Study shows streaming drives vinyl sales, but many records never see the needle

Streaming services may be steeped in controversy these days, but a new study shows that the newest format in the music paradigm may well be responsible for preserving one of the oldest.

A poll from ICM Unlimited research shows that over half of consumers purchasing a vinyl album recently heard the music on a streaming service first, proving that a huge number of the 17 million vinyl albums sold last year were spawned by music discovery via streaming services like Spotify, Apple Music, and others, according to the BBC.

Related: Vinyl made more money than every free on-demand streaming service in 2015

The really wild part? It turns out, many of those records remain snugly nestled in their cardboard homes, unplayed.

Nearly half (48 percent) of people who said they had purchased a record on vinyl in the past month had yet to actually listen to it. In fact, seven percent of people who bought records didn’t even own a turntable — hard data that provides an easy explanation for all those pristine records you’ll find framed in the high-rent homes of Millennials these days.

“I have vinyls in my room but it’s more for decor. I don’t actually play them,” a Manchester student named Jordan Katende told the BBC.

With only 52 percent of those polled saying that they have a turntable they actually use, it turns out that many of those buying records are doing so as collectors. They get all the artwork in a tangible format, and a physical object from an artist they really only listen to digitally as something of a symbol of their love of the music.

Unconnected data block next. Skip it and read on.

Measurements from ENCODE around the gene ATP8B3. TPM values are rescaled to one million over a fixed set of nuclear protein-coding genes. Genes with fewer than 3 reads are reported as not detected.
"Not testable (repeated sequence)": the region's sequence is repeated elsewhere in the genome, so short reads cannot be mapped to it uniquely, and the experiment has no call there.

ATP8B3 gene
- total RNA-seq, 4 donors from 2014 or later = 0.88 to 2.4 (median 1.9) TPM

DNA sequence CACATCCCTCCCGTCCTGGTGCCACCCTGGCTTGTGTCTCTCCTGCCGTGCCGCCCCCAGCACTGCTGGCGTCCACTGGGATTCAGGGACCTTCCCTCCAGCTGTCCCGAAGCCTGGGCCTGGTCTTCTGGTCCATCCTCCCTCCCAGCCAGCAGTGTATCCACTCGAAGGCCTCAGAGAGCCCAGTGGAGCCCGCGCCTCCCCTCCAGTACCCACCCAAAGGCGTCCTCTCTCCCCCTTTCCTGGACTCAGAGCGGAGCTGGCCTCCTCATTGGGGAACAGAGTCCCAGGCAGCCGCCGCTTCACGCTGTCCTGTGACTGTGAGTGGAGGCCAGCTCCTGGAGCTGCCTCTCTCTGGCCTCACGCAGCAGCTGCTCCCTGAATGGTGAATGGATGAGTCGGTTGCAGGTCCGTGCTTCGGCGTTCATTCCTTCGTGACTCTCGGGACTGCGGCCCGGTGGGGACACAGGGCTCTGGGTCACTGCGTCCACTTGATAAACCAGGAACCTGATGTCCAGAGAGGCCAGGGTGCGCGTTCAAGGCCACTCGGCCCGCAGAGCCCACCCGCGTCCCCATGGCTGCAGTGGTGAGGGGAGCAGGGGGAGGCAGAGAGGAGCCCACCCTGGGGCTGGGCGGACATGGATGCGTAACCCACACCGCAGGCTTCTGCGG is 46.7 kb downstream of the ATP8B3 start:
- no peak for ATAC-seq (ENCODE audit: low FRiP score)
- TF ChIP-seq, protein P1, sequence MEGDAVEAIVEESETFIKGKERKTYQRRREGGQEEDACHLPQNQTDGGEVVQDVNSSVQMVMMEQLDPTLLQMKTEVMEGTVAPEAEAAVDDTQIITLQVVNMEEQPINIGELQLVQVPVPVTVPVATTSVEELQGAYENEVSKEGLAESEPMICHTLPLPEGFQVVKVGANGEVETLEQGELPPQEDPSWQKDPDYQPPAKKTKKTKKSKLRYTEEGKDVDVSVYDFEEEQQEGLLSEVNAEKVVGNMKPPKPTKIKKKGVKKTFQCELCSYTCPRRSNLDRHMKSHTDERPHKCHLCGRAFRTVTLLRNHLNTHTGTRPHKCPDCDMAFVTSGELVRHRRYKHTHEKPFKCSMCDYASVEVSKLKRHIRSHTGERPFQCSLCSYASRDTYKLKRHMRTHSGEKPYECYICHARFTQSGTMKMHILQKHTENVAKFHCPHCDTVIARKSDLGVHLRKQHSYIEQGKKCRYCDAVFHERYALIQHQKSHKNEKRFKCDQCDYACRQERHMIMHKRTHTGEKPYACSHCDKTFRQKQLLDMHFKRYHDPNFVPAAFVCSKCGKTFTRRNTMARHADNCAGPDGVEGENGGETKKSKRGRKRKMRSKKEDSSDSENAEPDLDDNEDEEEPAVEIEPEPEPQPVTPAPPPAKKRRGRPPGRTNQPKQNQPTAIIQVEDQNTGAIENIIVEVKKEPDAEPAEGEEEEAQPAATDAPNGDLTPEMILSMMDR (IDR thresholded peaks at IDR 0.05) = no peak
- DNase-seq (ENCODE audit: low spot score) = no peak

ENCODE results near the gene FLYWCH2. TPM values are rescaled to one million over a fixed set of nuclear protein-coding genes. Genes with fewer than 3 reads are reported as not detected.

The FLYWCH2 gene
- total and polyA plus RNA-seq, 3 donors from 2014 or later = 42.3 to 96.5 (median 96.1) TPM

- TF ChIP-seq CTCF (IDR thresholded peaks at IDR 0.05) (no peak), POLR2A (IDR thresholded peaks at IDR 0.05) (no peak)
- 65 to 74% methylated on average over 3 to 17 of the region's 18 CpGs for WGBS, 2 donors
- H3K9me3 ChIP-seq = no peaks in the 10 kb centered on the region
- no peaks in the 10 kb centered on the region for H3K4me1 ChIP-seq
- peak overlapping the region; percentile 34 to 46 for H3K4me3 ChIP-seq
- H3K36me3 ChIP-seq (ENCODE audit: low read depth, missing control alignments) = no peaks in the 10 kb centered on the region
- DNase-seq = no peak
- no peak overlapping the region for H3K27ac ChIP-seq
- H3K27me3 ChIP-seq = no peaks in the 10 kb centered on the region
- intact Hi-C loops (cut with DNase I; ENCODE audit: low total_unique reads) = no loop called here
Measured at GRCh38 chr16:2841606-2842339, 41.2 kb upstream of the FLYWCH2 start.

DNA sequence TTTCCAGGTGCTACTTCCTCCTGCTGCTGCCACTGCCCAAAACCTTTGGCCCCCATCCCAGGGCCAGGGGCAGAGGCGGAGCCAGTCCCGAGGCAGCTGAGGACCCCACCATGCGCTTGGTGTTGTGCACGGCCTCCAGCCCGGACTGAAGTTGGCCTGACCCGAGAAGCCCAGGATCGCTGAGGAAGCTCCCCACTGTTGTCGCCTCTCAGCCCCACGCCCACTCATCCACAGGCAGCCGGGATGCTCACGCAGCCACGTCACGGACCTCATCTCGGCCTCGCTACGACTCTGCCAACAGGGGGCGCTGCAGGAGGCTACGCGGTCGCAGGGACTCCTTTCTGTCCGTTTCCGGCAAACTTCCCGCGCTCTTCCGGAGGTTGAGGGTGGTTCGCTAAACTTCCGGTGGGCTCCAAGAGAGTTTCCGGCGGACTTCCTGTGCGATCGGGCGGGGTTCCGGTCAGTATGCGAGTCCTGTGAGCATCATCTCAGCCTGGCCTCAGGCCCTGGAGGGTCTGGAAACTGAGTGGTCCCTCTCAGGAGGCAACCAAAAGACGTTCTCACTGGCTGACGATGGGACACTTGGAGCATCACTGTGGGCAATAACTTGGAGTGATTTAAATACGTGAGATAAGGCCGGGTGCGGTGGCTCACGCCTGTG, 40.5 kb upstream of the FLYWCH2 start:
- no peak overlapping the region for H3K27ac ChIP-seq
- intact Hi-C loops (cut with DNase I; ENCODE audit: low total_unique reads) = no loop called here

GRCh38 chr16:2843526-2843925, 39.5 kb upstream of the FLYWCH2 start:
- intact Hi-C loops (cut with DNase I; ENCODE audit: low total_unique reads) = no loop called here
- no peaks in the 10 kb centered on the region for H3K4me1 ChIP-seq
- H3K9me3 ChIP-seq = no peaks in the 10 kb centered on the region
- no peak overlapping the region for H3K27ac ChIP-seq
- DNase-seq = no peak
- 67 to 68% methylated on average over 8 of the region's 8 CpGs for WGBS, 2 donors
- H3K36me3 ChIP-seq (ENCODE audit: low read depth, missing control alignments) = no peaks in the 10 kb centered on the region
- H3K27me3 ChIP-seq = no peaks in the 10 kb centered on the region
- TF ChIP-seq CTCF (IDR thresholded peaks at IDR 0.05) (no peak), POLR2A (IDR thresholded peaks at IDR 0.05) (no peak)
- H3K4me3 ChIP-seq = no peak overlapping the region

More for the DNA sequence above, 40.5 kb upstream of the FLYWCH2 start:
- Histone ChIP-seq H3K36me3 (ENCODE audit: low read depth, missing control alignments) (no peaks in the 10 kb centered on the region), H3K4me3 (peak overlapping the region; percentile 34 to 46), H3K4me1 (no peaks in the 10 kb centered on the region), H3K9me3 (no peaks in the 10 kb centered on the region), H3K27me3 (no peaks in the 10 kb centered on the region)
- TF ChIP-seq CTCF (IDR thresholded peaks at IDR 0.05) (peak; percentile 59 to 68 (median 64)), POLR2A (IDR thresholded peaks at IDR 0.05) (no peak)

It’s a phenomenon which is as outright baffling as it is impressive, considering the massive jump in vinyl sales which has occurred worldwide in the past several years.

“It’s so easy to listen to music now on YouTube or Spotify, I think we’re yearning for the times of our parents where you had to go out of your way to buy a song,” said U.K. student Duncan Willis to the BBC.

“I also think it’s important to support artists financially if you can,” added another 18 year-old student named Helena, “I like it if someone puts effort into making a release look special.”

As far as artists are concerned, they are likely just happy to see a sale that actually pays hard currency — revenues from services such as Spotify and YouTube are notoriously low on a per-play basis, so getting a larger chunk of the royalties for a vinyl record, played or not, is a welcome breath of fresh air.

And hey, as a bonus, all these well preserved records lying around means more music might make it through to eventually be played on the turntables of generations to come. Preferred format or not, some things just never go out of style.

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